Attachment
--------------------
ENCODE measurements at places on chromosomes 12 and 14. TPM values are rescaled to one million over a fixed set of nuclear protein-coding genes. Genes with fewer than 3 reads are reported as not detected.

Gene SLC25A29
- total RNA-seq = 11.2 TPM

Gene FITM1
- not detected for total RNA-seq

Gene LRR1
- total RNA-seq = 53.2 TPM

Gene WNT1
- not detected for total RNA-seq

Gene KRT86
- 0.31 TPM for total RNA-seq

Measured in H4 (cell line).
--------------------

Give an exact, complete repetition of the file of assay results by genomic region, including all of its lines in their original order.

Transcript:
ENCODE measurements at places on chromosomes 12 and 14. TPM values are rescaled to one million over a fixed set of nuclear protein-coding genes. Genes with fewer than 3 reads are reported as not detected.

Gene SLC25A29
- total RNA-seq = 11.2 TPM

Gene FITM1
- not detected for total RNA-seq

Gene LRR1
- total RNA-seq = 53.2 TPM

Gene WNT1
- not detected for total RNA-seq

Gene KRT86
- 0.31 TPM for total RNA-seq

Measured in H4 (cell line).